“As parents maintain decision-making capacity of their child’s medical care, parental consent is a key factor in the adoption of new treatments for adolescents," study authors explain.
Parents are highly accepting of adolescents’ use of ketamine therapy to treat suicidality, major depressive disorder, and bipolar disorder, according to a new survey.
The study, published in the Journal of Child and Adolescent Psychopharmacology, examined parental attitudes towards ketamine as a treatment for adolescent mood disorders and suicidality. This first-of-its-kind research is significant in the context of parents’ critical role in consenting to ketamine treatment for their children.
Sadly, an estimated 14.3% of United States adolescents have a mood disorder, according to the National Institute of Mental Health. In 11.2% of these cases, the mood disorder causes severe impairment. While not currently approved for adolescent psychiatric use, ketamine has demonstrated rapid but temporary antidepressant effects when used for treatment-resistant mood disorders.
“Ketamine has gained popularity as a mechanistically novel, rapid-acting, and ultimately hopeful intervention for treatment-resistant depression and suicidality in adults,” the study authors explained. “As parents maintain decision-making capacity of their child’s medical care, parental consent is a key factor in the adoption of new treatments for adolescents.”
Parents were asked to complete a survey that included questions on the psychiatric use of ketamine, acceptability, and their perceptions of ketamine treatment. It found parents reported high acceptability of ketamine, with a median response of 7/10 for its use in treating suicidality, major depressive disorder, and bipolar disorder. “Ketamine acceptability for suicidality was greater than that for bipolar disorder and major depressive disorder … indicating greater openness to novel treatments for adolescent suicidality,” the authors said.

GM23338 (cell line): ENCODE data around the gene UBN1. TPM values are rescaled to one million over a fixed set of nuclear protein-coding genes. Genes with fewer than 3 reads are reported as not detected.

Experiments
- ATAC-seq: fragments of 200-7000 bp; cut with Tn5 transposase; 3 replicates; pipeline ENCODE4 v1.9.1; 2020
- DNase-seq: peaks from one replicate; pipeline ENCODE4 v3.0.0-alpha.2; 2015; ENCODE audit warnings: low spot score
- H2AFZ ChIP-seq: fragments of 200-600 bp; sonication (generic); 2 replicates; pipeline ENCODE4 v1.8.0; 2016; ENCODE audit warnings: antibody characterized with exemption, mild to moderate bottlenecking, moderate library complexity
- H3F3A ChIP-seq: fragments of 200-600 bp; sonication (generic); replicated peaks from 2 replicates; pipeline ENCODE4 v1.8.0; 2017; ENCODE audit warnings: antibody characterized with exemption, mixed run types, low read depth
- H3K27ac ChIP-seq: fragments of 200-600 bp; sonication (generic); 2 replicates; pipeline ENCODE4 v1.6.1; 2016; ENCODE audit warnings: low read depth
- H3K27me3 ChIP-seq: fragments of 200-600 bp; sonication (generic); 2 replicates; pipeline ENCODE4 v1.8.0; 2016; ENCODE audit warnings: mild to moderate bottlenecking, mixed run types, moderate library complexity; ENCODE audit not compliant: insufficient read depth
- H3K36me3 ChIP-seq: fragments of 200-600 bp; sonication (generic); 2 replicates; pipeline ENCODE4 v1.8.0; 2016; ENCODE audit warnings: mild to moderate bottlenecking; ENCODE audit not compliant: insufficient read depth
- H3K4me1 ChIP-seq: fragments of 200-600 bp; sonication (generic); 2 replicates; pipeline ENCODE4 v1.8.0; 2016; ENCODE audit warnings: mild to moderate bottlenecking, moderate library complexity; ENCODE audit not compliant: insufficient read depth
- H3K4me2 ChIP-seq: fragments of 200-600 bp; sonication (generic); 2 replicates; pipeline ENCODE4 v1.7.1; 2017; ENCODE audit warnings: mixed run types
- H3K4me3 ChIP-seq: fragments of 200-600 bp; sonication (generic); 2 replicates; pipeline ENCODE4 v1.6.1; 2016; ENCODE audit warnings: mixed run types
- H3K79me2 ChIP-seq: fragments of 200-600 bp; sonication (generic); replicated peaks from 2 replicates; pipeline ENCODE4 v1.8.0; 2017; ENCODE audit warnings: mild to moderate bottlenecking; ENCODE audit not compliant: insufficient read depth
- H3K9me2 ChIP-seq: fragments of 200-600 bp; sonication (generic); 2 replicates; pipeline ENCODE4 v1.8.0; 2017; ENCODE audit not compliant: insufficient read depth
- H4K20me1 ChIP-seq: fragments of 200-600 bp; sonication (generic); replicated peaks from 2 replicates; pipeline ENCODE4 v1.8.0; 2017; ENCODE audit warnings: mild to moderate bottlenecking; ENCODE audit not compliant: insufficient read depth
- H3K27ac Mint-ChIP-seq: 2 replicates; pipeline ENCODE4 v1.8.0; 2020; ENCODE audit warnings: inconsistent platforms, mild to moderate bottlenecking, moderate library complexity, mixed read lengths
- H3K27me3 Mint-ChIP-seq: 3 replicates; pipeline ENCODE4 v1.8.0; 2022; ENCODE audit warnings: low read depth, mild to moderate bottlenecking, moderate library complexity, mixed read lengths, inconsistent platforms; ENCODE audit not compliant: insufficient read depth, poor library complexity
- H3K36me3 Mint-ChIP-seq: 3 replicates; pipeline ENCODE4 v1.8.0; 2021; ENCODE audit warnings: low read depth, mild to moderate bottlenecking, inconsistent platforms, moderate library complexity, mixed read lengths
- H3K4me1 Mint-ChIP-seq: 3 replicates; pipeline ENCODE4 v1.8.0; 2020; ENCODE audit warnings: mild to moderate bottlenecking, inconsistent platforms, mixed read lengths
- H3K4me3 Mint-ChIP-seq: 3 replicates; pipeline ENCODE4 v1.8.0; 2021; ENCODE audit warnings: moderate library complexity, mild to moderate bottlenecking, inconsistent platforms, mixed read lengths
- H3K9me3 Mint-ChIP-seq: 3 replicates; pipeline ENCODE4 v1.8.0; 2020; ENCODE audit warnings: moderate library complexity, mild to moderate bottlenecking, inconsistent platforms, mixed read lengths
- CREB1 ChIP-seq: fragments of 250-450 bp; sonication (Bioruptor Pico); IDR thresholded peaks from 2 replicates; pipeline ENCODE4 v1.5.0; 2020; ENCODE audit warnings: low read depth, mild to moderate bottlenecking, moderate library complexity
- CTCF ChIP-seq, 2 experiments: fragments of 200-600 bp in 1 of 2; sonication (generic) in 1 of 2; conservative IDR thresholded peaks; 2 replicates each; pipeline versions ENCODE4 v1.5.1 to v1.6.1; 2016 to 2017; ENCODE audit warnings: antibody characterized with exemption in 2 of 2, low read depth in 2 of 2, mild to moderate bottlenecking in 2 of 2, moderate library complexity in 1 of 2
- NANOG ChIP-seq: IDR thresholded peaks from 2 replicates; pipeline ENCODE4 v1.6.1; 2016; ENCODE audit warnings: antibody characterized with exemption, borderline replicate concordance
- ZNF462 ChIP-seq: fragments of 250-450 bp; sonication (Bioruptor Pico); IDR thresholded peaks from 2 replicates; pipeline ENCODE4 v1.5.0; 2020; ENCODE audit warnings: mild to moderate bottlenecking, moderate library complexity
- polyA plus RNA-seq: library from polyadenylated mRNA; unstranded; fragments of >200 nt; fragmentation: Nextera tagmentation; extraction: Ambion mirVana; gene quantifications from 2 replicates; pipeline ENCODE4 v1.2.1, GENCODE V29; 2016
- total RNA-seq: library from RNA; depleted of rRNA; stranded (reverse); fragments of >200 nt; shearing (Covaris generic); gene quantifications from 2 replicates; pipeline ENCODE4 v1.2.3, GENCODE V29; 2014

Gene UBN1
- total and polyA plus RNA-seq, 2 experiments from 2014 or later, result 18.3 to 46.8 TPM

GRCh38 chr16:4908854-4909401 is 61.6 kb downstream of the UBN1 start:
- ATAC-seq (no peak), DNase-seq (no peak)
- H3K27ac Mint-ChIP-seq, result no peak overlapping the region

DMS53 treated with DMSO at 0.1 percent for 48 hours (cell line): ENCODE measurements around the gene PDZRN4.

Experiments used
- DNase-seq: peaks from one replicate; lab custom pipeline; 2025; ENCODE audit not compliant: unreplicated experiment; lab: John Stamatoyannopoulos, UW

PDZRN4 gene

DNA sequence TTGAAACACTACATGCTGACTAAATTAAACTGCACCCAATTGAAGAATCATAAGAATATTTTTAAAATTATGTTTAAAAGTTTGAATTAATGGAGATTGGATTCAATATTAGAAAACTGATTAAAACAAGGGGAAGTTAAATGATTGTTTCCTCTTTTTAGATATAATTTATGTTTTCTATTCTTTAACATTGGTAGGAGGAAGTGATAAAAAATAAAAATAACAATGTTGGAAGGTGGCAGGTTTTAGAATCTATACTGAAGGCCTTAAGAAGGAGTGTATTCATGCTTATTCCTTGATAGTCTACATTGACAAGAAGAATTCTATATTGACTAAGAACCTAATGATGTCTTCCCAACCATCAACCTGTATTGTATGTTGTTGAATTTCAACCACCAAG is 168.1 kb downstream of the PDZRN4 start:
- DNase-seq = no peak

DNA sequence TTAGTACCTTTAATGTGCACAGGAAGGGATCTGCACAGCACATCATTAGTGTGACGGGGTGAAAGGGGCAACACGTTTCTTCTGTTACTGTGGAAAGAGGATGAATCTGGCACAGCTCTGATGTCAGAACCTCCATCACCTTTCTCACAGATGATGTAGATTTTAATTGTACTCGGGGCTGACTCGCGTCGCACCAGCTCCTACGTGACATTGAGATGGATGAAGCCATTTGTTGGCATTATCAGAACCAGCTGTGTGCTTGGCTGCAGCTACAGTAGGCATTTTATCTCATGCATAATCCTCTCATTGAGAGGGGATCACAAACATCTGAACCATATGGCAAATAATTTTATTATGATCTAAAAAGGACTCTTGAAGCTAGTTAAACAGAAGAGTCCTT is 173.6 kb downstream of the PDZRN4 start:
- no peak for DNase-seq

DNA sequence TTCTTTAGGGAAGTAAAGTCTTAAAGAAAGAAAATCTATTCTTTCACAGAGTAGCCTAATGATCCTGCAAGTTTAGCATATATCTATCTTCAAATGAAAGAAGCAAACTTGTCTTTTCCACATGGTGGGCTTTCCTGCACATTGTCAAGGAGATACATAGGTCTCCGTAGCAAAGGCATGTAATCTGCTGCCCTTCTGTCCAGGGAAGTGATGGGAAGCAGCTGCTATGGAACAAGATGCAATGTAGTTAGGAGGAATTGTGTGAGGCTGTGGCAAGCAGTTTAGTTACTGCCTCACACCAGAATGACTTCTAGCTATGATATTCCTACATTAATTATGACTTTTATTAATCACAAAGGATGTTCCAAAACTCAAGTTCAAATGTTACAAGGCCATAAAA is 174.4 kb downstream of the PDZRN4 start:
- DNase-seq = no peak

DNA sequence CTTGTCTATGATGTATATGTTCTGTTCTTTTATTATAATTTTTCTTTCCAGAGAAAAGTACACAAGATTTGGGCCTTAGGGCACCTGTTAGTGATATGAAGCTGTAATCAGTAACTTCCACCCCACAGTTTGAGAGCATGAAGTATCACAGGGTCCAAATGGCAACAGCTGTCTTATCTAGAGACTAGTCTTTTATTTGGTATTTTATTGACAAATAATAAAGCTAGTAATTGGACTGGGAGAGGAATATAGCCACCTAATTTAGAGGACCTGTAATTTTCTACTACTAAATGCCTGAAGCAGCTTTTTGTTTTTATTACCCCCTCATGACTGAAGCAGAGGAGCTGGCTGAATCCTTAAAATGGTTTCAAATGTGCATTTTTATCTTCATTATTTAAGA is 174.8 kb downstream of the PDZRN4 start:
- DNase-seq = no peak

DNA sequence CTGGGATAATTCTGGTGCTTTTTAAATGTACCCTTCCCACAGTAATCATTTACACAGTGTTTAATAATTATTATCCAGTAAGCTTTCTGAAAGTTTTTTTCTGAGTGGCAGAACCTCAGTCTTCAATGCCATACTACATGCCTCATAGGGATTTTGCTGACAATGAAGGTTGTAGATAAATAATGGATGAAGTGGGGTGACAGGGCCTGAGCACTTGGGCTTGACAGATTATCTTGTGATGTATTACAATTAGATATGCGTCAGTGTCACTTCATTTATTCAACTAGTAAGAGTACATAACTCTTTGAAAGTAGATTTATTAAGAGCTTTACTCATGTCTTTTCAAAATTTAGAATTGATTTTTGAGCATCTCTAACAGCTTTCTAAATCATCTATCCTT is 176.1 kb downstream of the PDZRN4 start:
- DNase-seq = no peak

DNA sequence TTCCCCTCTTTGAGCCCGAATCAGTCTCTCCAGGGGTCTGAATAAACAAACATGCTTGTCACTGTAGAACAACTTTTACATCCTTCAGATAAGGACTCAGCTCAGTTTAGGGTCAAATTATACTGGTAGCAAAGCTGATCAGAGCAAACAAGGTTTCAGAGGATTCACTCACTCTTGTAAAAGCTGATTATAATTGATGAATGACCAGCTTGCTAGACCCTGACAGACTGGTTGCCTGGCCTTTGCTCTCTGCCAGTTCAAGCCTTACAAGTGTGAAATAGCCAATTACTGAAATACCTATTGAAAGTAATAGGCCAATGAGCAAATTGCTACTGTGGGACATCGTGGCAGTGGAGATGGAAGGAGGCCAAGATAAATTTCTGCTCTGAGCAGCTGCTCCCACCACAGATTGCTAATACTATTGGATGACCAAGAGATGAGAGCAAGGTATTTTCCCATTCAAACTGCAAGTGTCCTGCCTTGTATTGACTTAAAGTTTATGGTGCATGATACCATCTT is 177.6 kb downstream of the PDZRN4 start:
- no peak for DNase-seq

The survey also showed parents preferred short-term applications and less invasive routes of administration for ketamine, with nasal spray the preferred administration method, followed by oral or sublingual administration. However, 66% of respondents said they would be willing to try one to two doses of ketamine in an emergency center for suicidal adults.
Parents with a history of mental illness, familiarity with psychological treatments, and those who were comfortable using other mental health interventions in their children also showed greater acceptability of ketamine therapy.
The primary concerns of parents were the possible side-effects of ketamine, the lack of United States Food and Drug Administration (FDA) approval for the psychiatric use of ketamine in children outside of research protocols, abuse potential, age of the child, and the child’s capacity to make their own treatment decisions.
“Although there is accumulating evidence for the efficacy, safety, and tolerability of ketamine in younger populations, these remain open inquiries and are reflected in concerns reported here,” the authors said.
They concluded that because ketamine was still in the experimental stage for children, further research was needed. “Our study provides orientation for further investigation and dissemination of knowledge around parental attitudes towards ketamine — an innovative and emerging treatment for adolescent mental health,” the authors concluded.